If Merkel is reelected and continues to ignore these strategic issues, she will weaken her country. Her foreign policy will lack an essential dimension if she cannot credibly threaten the use of force, and Berlin’s standing within the EU and NATO will suffer. Germany’s allies will not consider this important, powerful country in the middle of Europe entirely reliable if it cannot recognize its own strategic priorities.
In January 2006, on Angela Merkel’s first official visit to Russia since becoming chancellor, she was given a present from Russian President Vladimir Putin. It was a small black-and-white toy dog. It came with a short leash. Merkel does not like dogs—a fact of which the Russian president was perfectly aware.
This story explains a lot about Putin’s attitude toward Merkel, who was not prepared to continue the cozy relationship that her predecessor Gerhard Schröder had developed with Putin. The Kremlin can no longer take Germany’s support for granted with Merkel, especially on EU affairs. Germany’s postwar guilt and responsibility are no longer the driving motives in its relationship with Russia.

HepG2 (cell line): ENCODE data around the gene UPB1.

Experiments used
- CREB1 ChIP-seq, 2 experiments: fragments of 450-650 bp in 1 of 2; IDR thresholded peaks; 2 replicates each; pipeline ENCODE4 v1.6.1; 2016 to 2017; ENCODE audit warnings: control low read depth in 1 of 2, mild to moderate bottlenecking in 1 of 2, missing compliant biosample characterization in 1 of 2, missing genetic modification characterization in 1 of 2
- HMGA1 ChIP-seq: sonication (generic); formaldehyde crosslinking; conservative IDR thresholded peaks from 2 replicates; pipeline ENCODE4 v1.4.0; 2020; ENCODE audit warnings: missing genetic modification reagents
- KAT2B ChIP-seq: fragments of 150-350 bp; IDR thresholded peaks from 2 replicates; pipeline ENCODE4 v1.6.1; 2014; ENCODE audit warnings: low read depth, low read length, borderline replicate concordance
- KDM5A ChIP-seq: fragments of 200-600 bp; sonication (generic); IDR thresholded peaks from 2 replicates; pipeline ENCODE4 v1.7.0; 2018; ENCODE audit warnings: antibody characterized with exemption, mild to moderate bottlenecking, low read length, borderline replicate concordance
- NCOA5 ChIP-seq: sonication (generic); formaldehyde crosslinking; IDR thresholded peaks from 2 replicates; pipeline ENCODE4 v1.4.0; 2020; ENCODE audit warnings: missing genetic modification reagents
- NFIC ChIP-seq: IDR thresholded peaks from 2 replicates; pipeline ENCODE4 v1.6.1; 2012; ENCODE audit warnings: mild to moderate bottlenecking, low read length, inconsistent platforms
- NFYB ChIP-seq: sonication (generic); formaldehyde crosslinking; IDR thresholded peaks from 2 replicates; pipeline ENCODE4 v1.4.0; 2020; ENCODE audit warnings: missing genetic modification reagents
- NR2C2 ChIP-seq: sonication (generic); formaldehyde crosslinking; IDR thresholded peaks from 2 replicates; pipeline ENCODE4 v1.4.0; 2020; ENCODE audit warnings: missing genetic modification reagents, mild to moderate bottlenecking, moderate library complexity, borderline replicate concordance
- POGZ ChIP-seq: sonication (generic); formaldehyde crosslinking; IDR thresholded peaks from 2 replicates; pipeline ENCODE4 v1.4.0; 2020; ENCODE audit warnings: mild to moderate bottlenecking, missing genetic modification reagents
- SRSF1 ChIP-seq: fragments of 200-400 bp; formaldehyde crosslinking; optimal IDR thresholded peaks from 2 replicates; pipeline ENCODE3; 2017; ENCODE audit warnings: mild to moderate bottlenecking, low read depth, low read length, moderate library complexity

Meanwhile, ties between Berlin and Warsaw have moved from mutual suspicion to trust. This is important for the EU domestically and for establishing an EU strategy toward Europe’s Eastern neighbors. But before that can happen, Germany has to decide what kind of relationship it wants with Russia. With many of Europe’s Eastern neighbors torn between closer relations with the EU or with Russia, how Berlin treats Moscow will affect the EU.
If it had been Putin’s intention to intimidate the newly elected German chancellor with his dog, he failed. From the time Merkel took office, she was highly critical of Putin’s crackdown on the media, the opposition, and human rights activists. Merkel had no qualms about raising these issues during news conferences with Putin and personally meeting with nongovernmental organizations (NGOs).